Up to 98% of Ortley Beach’s protective ‘sand mounds’ gone after latest wallop, report says

     Ortley Beach this morning, showing erosion to the edge of the boardwalk. (Photo: JSHN contributor Kevin Karlick)

    Ortley Beach this morning, showing erosion to the edge of the boardwalk. (Photo: JSHN contributor Kevin Karlick)

    The latest coastal wallop claimed nearly all of the protective “sand mounds” added to the oceanfront in the Ortley Beach section of Toms River. 

    Earlier this week, crews added two mounds separated by a valley in a temporary effort to hold back the three high tide cycles the National Weather Service had predicted for the weekend storm.

    After getting battered by significant waves and a surging sea since yesterday morning, the sand mounds kept the ocean from breaching inland, although the protective measure is now 98% gone, a Toms River Office of Emergency Management representative told WNBC’s Brian Thompson

    The cost of the measure was not immediately known. 

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    In October, Township Administrator Paul Shives said the municipality spent $800,000 on its temporary sand mounds prior to Hurricane Joaquin.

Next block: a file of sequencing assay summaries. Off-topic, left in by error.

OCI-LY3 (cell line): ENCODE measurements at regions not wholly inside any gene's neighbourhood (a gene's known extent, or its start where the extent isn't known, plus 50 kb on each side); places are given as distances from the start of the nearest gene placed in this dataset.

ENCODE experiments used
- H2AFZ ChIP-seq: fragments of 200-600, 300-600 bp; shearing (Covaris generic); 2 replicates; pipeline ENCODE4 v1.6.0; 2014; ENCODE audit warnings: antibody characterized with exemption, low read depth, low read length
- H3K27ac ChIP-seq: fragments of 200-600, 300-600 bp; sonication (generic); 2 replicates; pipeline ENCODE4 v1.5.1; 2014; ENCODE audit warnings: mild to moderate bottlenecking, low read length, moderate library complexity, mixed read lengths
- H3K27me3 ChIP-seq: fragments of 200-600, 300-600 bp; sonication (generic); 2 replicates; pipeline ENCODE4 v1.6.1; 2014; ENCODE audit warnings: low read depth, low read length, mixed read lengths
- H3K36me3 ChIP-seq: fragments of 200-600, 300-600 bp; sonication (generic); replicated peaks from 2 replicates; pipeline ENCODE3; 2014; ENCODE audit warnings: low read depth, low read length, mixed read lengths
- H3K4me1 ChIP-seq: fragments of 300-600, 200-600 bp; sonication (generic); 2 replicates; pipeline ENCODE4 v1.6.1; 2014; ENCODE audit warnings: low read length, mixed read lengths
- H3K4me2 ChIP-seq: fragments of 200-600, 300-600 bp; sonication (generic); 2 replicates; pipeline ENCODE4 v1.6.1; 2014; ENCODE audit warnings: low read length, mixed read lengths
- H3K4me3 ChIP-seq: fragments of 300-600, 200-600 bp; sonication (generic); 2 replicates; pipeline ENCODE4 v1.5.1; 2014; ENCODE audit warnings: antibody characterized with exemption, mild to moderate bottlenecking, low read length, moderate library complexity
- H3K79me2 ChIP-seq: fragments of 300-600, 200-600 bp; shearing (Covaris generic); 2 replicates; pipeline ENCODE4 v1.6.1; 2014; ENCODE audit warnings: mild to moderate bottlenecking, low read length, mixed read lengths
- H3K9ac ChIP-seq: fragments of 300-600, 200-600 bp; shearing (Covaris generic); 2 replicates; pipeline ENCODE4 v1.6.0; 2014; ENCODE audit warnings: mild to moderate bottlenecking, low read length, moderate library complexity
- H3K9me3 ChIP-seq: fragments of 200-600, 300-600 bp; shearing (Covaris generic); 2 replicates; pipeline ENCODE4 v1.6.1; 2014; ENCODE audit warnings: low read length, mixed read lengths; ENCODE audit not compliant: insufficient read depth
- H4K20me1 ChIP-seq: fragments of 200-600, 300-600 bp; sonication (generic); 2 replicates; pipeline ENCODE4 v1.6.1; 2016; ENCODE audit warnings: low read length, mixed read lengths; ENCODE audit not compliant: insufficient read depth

That included employee overtime and payment for about 300 truckloads of sand that were placed on the beach to hold back the surging tides. 

    According to the Riverside Signal, the township tapped a $1 million line of credit from the New Jersey Department of Environmental Protection to pay for the sand.

    Council members and residents have called on the state and the Army Corps of Engineers to move quickly toward obtaining easements necessary for a beach replenishment project.

    Township officials previously said the cost and effort could have been avoided had the easements from beachfront property owners been in place, according to the Riverside Signal report. 

    Multiple easements remained unsigned in Toms River. 

    In October, Councilwoman Maria Maruca said it would be “nerve-racking” to live through winter with no dunes. Officials held a dune grass planting in November in an effort to create permanent protection from the ocean. 

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